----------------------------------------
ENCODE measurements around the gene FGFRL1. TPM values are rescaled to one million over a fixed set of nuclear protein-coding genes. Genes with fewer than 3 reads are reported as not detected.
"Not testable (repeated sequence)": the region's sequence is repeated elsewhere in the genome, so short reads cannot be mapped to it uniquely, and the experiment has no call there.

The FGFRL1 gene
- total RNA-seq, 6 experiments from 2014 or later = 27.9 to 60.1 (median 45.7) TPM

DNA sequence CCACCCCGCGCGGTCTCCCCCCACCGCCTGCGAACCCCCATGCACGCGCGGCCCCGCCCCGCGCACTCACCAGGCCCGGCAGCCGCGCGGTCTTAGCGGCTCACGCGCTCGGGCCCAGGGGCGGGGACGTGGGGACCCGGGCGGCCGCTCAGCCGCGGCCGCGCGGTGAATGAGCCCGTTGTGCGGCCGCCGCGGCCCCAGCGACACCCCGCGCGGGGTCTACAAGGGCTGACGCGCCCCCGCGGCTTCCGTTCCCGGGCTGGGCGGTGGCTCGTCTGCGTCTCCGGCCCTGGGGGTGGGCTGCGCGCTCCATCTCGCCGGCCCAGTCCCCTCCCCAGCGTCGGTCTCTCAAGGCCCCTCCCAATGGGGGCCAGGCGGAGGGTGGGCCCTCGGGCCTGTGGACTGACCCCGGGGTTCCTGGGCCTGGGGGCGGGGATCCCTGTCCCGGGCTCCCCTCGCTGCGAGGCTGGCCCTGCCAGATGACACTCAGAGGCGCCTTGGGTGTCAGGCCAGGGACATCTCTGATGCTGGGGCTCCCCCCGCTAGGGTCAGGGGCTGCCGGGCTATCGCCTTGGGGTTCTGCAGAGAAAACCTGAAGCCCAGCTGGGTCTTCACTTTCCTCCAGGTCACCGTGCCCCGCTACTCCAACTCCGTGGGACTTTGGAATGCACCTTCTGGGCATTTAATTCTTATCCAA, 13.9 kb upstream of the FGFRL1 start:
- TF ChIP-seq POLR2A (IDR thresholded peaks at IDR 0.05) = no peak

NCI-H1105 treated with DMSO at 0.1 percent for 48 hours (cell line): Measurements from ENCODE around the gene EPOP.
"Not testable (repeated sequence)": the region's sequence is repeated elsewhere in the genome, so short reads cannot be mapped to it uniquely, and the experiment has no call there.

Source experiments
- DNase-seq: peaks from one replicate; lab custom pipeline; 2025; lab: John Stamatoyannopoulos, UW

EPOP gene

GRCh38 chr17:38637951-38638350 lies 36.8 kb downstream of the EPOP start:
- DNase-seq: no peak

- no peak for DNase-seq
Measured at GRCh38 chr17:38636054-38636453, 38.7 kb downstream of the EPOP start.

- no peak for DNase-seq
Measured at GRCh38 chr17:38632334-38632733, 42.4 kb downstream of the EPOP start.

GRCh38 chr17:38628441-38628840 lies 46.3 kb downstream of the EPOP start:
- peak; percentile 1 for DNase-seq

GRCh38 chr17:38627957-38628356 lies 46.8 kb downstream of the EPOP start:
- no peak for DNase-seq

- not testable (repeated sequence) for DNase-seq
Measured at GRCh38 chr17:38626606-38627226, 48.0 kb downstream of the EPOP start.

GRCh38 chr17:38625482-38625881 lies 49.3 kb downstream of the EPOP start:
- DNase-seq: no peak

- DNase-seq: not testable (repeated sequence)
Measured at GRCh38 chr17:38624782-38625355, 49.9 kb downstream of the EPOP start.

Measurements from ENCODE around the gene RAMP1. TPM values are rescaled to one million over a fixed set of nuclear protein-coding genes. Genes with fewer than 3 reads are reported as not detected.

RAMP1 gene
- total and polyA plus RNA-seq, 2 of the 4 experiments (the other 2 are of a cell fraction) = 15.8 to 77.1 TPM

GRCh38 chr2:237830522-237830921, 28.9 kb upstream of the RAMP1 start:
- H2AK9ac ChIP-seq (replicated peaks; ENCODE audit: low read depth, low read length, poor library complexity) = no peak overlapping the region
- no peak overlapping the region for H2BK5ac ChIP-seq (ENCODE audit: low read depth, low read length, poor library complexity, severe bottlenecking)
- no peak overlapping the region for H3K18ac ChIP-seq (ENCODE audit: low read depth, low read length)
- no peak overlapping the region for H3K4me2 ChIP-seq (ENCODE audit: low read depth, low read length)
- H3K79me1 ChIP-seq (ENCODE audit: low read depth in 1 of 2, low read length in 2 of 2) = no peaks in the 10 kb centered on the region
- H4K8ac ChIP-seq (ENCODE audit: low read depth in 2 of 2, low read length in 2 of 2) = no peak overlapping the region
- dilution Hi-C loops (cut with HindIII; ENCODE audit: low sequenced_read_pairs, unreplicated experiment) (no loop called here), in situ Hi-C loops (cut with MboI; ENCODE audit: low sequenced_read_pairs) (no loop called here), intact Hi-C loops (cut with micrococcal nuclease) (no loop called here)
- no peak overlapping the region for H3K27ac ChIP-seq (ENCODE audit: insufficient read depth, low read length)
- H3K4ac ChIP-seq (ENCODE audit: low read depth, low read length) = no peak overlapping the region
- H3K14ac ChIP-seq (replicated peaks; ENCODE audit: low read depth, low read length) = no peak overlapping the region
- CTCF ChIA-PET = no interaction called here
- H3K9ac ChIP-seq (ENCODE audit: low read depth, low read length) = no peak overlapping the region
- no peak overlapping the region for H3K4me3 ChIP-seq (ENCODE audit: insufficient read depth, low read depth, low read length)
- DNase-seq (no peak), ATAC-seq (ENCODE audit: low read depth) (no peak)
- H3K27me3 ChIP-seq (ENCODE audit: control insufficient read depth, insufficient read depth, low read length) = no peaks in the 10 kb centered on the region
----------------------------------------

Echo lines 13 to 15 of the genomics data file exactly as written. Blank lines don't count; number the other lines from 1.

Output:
- DNase-seq: no peak

- no peak for DNase-seq
Measured at GRCh38 chr17:38636054-38636453, 38.7 kb downstream of the EPOP start.